Learning to be with ourselves: a response to Understanding Psychosis

By Elisabeth Svanholmer

Out beyond ideas of wrongdoing and rightdoing,
there is a field.
I will meet you there.
~ Jalal a-din Rumi

meaningThe report Understanding Psychosis seems to have caused a stir in some circles. I have been standing on the sidelines curiously watching the reactions wondering what it is all about.

When a person puts forward a version of reality that does not resonate with our own it can feel threatening – whether it be so-called psychotic experiences, so-called delusions or more generally accepted religious beliefs or scientific theories.

Human beings are flock animals – we prefer that reality is the same for all of us. We need a sense of safety and somehow explanations can make us feel a bit safer. We find relief in knowing ‘why’ something is the way it is. And we like to have others agree with us on ‘why’.

The Understanding Psychosis report tries to put forward the idea that there is more than one way to understand why some people experience hearing, seeing and sensing things that others don’t as well as having unusual beliefs.

It suggests that in order to understand what people are experiencing we might need to approach them as unique individuals with unique lives and take what they have to say about their experiences into consideration.

The need to understand and explain

We all know that people have these experiences – there doesn’t seem to be any disagreement on that point. Some might find them scary, unpredictable and unwanted, others see them as useful or even as talents or gifts.

How it makes us feel may correlate to our beliefs and theories about it. But from a personal point of view it doesn’t seem to matter how constructive my theory is or how well acquainted with my past traumas I am; some of the experiences I have are terrifying and I do not wish them on anybody.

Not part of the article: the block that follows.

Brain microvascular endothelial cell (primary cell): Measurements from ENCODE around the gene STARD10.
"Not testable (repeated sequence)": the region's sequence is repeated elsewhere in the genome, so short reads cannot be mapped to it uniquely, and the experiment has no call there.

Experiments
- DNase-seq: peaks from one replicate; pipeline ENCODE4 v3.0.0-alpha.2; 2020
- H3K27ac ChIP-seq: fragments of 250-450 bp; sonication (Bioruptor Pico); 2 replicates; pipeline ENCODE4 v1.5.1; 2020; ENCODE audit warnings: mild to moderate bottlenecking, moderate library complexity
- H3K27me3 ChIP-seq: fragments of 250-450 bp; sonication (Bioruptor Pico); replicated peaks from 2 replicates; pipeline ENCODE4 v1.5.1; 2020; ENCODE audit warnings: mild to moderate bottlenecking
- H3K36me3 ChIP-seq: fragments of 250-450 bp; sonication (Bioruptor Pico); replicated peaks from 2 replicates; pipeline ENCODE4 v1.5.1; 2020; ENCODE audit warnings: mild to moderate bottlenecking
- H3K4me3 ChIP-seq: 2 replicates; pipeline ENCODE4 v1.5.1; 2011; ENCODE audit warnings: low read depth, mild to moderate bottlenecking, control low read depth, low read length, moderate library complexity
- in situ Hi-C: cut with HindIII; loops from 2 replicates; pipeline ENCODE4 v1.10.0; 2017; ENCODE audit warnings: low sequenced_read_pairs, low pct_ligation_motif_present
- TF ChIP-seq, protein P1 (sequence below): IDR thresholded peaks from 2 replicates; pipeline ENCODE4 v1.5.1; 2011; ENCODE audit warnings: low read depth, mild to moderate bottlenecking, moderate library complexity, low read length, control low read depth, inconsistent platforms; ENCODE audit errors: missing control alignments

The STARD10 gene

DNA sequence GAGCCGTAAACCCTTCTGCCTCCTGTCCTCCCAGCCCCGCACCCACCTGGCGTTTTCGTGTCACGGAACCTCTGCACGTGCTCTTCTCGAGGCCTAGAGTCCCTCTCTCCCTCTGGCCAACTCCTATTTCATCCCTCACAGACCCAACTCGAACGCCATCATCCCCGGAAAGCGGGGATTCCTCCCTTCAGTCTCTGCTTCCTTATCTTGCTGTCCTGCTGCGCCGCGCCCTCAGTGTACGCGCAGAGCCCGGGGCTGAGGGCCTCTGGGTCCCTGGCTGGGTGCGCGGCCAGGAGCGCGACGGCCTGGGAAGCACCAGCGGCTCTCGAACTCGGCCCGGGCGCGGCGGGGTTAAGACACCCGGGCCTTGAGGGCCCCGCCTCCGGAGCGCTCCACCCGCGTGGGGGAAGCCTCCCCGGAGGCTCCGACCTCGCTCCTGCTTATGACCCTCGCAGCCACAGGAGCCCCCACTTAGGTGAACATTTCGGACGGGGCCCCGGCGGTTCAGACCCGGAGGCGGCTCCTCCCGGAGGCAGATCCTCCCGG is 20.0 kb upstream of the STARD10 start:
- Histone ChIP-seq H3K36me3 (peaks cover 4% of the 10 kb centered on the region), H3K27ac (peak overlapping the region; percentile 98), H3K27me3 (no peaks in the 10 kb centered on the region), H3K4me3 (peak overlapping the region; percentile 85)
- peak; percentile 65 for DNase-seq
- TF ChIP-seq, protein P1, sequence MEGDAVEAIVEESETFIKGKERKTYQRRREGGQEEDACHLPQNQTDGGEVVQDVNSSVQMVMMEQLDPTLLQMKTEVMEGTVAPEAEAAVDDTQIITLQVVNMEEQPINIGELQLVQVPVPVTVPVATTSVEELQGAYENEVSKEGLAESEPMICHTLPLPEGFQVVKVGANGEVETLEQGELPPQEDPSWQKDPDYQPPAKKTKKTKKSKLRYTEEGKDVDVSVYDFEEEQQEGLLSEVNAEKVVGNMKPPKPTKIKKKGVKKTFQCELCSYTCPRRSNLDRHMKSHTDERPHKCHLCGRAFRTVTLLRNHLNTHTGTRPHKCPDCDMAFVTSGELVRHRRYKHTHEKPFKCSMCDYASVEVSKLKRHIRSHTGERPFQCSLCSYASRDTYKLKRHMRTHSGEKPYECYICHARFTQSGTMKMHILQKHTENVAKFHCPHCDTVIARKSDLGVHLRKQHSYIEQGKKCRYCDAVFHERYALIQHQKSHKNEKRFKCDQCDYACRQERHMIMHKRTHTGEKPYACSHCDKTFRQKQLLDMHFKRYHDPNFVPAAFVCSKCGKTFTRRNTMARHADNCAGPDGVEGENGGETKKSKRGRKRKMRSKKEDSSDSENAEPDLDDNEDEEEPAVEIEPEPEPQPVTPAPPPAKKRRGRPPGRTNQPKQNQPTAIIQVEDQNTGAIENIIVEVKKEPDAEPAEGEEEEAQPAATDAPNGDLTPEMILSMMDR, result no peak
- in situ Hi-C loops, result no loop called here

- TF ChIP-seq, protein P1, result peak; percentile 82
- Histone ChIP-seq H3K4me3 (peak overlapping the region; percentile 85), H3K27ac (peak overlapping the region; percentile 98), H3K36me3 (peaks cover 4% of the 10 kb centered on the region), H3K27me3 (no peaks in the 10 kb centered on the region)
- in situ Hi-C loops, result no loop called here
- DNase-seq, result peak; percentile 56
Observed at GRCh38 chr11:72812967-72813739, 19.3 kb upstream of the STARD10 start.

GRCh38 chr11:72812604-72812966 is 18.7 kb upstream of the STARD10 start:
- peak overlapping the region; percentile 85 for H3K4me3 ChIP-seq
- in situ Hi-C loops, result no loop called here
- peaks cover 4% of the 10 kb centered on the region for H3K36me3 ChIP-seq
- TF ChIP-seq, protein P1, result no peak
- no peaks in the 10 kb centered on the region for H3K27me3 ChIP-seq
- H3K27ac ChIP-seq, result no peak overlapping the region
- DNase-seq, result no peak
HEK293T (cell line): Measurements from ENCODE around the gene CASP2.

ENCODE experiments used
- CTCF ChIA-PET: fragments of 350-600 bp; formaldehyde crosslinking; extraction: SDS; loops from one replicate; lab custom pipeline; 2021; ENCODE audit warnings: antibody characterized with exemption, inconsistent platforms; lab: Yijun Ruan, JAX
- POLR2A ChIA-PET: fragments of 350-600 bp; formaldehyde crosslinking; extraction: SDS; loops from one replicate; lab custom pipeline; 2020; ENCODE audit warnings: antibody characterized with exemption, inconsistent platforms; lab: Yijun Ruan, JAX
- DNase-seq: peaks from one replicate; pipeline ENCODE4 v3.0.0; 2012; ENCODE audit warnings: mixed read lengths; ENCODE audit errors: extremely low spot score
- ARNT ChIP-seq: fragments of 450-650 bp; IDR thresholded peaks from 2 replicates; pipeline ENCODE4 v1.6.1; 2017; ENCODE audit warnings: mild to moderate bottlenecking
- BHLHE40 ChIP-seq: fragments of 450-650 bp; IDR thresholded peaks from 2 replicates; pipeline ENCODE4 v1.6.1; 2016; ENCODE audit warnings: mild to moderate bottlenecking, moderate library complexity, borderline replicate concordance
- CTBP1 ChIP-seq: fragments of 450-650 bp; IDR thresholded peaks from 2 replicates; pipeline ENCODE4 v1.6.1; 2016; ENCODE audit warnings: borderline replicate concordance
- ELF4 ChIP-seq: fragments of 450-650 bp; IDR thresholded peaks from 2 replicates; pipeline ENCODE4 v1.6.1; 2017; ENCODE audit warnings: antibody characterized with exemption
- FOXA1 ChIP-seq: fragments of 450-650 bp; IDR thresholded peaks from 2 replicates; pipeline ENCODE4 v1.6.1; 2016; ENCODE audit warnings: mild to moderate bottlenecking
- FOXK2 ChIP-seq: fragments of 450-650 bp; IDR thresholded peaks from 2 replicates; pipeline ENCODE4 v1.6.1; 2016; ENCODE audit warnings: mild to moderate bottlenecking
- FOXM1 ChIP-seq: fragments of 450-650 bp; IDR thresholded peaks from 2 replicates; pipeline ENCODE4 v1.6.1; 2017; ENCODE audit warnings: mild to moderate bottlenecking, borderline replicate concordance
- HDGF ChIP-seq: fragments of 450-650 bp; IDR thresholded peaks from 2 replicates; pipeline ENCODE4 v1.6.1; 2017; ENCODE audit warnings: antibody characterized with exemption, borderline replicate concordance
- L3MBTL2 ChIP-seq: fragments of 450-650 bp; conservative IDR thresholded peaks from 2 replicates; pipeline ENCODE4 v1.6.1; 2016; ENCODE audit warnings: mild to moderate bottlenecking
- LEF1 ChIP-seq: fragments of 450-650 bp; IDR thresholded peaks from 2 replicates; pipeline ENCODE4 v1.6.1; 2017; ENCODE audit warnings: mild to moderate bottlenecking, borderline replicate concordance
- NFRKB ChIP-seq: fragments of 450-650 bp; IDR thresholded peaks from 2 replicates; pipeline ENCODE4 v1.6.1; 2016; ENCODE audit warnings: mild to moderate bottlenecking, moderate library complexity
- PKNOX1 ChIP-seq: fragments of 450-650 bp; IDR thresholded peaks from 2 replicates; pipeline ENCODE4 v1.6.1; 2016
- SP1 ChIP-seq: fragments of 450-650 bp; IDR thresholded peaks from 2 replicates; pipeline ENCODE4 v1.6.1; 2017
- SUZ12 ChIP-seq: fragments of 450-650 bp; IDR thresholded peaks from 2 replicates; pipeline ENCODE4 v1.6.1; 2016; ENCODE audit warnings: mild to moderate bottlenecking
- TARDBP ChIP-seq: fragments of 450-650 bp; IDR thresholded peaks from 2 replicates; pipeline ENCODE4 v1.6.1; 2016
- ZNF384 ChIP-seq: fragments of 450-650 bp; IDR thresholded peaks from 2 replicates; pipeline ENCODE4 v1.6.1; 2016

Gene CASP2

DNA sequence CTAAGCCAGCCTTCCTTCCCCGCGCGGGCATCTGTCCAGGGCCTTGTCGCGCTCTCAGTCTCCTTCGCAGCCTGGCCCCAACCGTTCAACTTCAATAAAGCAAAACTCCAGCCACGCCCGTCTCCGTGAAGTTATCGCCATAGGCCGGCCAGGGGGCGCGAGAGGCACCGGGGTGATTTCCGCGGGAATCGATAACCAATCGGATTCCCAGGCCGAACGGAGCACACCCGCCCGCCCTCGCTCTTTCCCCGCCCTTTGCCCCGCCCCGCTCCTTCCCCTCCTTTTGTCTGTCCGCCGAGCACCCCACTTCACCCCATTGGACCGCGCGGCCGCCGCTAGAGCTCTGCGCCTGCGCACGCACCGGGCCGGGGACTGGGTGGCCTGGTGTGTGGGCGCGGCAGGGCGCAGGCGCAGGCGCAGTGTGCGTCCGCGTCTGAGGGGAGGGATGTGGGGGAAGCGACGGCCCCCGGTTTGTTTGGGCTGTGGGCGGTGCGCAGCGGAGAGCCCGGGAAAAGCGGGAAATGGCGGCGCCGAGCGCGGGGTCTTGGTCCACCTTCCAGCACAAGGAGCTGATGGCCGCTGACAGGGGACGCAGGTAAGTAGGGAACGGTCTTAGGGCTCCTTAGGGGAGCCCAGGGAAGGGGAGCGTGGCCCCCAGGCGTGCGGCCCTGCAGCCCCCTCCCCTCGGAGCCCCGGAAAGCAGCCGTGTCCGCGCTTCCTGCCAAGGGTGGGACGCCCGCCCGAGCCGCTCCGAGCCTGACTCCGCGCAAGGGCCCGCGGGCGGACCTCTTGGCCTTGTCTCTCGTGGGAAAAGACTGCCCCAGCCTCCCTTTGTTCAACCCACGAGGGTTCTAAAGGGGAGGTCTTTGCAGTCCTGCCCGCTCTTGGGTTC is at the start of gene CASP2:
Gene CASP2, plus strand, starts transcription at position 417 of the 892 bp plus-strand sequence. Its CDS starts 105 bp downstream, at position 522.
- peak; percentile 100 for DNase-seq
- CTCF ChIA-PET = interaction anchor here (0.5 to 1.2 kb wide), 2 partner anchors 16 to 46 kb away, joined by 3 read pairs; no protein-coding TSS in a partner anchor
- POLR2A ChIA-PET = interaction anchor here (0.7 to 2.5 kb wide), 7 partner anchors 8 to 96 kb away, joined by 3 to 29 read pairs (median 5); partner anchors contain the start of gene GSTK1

After years and years of working with myself using a wide range of approaches, from mainstream medical treatment, homeopathic medicine, bodywork, mindfulness and different psychological therapies, my experiences are still with me and at times they still scare and confuse me.

When I get caught up in trying to explain why I have these experiences I often realise that I am coming from a place of fear. I tell myself that I want to understand because knowing why will help me cope, help me know what to do. I may even tell myself that my experiences need me to be understanding and empathic. I want to make myself feel safer, I want to find the right way forwards – the best way.

I don’t want to feel confused and powerless so I go to default mode of observing, analysing the data and coming up with an explanation that seems to best suit the issue at hand. I may return to explanations that have helped me in the past.

Like: “Oh it is just because I am a very sensitive person and I have been quite stressed lately so this is just a reaction to too much stimulation”.

Or: “Because of my unstable and unpredictable childhood, these recent experiences of people not being reliable is triggering anxious parts of me”.

And the understanding can indeed help me to give myself some empathy and kindness which can be very calming and useful. I very much prefer having a framework that makes sense to me than having to welcome the uncertainty of not understanding something.

But if I may make a very crude analogy for a moment then I would like to propose that I cannot see the difference between coming up with explanations and self-harming. Hang in there and I will try to explain.

Since my early teens I have lived with strong urges to cut and self-harm. There are times when the pain inside becomes so unbearable that all I want to do is grab an instrument and inflict injuries on myself – cut my skin, beat out bruises, break bones – because then the pain might become real, tangible, understandable and explainable. I can see where it hurts and I can tell myself why. And I can care for the wounds that are now visible.

So when I hear and feel things that scare me I grab my instrument of reason and analysis and I beat the experience into a shape I can understand. I turn to my arsenal of boxes and shove that voice, this sensation or overwhelming emotion into the box that looks the best fit. And I will get some peace for a while. I am on top of things again. I am in charge of my inner life. The explanations and the coping strategies offer me a sense of power and control. I may even be less afraid; I gain some self-confidence that I will be able to handle my experiences in future. I have got my boxes ready.

But some of my experiences completely refuse to be defined by me. They scream as if I am hurting them by trying to explain them. They will change shape, size and content to elude my cognitive grasp on them. They just want to be as they are, whatever they are without my intellectual interference. They don’t want my kindness or my empathy. They are just life expressing itself through me and me trying to make sense of them is almost like me putting a knife to my mind and then exclaiming ‘ah see it was a cut all along’.